“Hello, we’re a couple of Dinosaurs”, I said, as we arrived at the Wigmore Hall for the late night concert. The programme notes distributor smiled; perhaps a knowing smile – she probably thinks of all of us Wigmore Hall-istas as dinosaurs.
Wigmore Hall, like Lord’s, is one of the very few places in the world where I might still be addressed as “young man”.
But this was quite a youthful concert – a young jazz combo, Dinosaur, playing an interesting mix of styles, a bit jazz-blues-rocky, a bit avant-garde, a bit electric.
We stayed for an after concert drink and some more jazz in the bar – simply a pianist playing in a hotel lobby or restaurant style (second time in a row), rather than the more unusual/interesting stuff we got in earlier years after Wigmore Hall Lates – oh well.
I am mostly having the lessons via Skype, as Ian lives in Stourbridge. The first was on 3 May. I had a second lesson via Skype on 23 May and a third on 13 June.
The irony of using such a modern medium to learn how to play in such an ancient style is not wasted on us, but the Skype lessons really work.
Of course, the techniques that Ian is showing me don’t only work for early music. Several of the hands-on techniques that musicians started to use from the Renaissance onwards (before that, such stringed instruments were routinely plucked with plectra only) are perfectly useful and relevant for modern music too. The simple thumb strumming and finger arpeggiation I was using “self-taught” would only ever have got me so far.
It is all a real test of my resolve and patience; I am naturally a magpie with music, wanting to play lots of different songs, tunes and styles without really mastering anything.
Ian seems to be a natural “go with the flow” tutor who is willing and able to impart his skills and knowledge on me in whichever ways I choose and enjoy, giving me gentle but very helpful steers on how to improve and things to try.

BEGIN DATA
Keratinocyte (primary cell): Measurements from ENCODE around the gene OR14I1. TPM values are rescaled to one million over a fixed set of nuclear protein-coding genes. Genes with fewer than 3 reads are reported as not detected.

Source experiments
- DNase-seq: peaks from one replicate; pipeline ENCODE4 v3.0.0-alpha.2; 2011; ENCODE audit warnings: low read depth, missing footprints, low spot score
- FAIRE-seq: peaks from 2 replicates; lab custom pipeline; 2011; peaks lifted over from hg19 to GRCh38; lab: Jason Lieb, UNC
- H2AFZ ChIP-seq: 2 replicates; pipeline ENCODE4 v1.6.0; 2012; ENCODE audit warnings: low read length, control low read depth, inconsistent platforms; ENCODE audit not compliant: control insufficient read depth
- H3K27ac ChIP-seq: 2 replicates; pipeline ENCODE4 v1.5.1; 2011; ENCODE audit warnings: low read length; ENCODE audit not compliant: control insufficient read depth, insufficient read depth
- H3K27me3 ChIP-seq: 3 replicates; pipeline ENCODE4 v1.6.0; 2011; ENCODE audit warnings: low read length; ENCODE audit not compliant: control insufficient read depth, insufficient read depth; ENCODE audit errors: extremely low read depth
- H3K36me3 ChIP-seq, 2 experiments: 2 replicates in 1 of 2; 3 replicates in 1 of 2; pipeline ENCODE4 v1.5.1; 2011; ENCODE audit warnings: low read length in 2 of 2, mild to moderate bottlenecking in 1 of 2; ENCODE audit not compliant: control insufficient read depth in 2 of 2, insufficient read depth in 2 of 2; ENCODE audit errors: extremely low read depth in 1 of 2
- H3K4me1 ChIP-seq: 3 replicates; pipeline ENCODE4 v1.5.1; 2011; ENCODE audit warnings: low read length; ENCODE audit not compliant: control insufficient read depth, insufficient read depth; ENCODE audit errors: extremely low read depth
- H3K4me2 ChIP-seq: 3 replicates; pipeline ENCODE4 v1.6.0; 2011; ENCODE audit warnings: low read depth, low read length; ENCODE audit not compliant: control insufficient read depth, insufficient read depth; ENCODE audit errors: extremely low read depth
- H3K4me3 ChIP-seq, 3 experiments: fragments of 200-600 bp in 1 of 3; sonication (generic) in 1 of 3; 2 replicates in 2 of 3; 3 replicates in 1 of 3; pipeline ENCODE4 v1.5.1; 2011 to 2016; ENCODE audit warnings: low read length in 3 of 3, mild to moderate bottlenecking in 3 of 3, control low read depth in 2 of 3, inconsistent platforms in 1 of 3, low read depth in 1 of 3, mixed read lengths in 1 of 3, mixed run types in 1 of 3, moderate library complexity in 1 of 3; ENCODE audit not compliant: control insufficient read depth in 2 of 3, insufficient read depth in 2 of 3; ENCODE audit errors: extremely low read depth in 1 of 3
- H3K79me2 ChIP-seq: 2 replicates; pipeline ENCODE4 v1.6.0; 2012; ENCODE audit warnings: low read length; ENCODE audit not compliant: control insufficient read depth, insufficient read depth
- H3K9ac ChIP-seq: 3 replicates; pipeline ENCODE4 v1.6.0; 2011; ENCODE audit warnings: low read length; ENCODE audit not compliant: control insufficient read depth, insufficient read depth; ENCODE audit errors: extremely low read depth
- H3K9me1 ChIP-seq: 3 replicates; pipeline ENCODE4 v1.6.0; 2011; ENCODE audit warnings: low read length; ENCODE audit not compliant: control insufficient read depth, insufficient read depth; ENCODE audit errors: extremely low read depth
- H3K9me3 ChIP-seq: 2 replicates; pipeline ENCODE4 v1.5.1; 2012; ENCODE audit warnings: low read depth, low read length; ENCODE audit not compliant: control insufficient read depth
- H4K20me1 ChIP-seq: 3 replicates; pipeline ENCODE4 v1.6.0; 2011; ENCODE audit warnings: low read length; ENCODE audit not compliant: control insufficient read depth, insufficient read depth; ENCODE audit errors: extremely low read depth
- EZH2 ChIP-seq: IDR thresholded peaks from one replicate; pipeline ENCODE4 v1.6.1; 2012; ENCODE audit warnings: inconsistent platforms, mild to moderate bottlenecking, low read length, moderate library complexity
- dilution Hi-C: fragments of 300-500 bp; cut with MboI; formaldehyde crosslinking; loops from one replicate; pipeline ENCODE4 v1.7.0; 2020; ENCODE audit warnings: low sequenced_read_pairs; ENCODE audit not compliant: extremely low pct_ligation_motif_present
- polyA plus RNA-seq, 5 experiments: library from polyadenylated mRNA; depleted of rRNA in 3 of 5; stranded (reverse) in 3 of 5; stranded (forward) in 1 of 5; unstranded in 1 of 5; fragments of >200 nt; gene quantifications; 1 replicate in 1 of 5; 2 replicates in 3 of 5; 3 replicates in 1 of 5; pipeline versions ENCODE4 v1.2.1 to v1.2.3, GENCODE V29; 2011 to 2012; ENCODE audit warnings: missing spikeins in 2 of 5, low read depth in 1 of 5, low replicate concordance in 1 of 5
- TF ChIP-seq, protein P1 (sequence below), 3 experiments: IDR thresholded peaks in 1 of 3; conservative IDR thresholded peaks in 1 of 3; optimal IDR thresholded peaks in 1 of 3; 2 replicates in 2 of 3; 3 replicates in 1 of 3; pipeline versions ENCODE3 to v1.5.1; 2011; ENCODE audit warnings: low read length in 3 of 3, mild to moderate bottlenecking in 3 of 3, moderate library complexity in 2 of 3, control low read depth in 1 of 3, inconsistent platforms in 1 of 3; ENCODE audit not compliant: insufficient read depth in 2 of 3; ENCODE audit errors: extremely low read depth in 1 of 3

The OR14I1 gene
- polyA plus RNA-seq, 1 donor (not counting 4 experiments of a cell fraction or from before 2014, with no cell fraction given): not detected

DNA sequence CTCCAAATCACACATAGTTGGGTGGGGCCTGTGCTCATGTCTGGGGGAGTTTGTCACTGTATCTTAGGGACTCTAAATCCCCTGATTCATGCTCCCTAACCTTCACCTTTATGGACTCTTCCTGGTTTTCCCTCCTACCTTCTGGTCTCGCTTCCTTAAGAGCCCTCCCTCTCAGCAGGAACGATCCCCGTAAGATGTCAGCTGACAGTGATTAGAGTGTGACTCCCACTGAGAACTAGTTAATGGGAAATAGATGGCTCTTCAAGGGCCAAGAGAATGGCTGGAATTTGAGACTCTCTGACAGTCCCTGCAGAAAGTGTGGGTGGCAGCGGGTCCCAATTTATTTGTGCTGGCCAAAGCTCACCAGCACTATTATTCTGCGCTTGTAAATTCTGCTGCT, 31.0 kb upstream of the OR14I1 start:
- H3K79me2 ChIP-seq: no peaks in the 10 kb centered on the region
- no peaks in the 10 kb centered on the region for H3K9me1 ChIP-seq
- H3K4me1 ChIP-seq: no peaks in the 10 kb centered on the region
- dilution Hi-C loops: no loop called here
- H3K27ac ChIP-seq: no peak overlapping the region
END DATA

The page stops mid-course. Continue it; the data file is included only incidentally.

The key for me is to use less effort and get more effect; usually by anchoring with my pinkie finger or my thumb and making less extreme movements with the moving parts. Easier said than done, especially if you are me.
Anyway, we went through some of the songs I have been working on. I have gone back to some easier ones (three or four chords, mostly open ones) that enable me to concentrate on the fingering. For example, I have been using Horse With No Name (or rather, my “Song With No Tune” version) to learn thumb inside technique. Randy Newman songs, such as Simon Smith and Political Science, work well with the thumb outside and quasi-rasgueado. Country and dance songs seem to work well with that style too.
It helps that Ian seems to like a lot of the songs I choose. I have also recently returned to We Sell Everything by Leon Rosselson, for example, which works great with these techniques. Ian really likes that song and liked the way I mixed the techniques before he had the chance to suggest similar. On several others, though, Ian suggested some technique mixing which hadn’t occurred to me.
Parenthetically, here is a lovely vid of Leon Rosselson singing We Sell Everything, although he is using far more sophisticated chords and modern style arpeggiation. My version sounds very different but I think still works…
Ian suggested that I try Rosselson’s (much harder) Let Your Hair Hang Down for next time and seemed very pleased to see that I already had the chords/words for it and that Janie really likes that song. So I’ll have another Skype lesson before my next face-to-face lesson, probably with Janie joining me, when we are both up for the Edgbaston test match.
Here is Roy Bailey singing Let Your Hair Hang Down. Unlike Leon Rosselson, Roy Bailey has a much better voice than mine, but like all of this stuff, I’ll try a few ideas out and give it my best shot.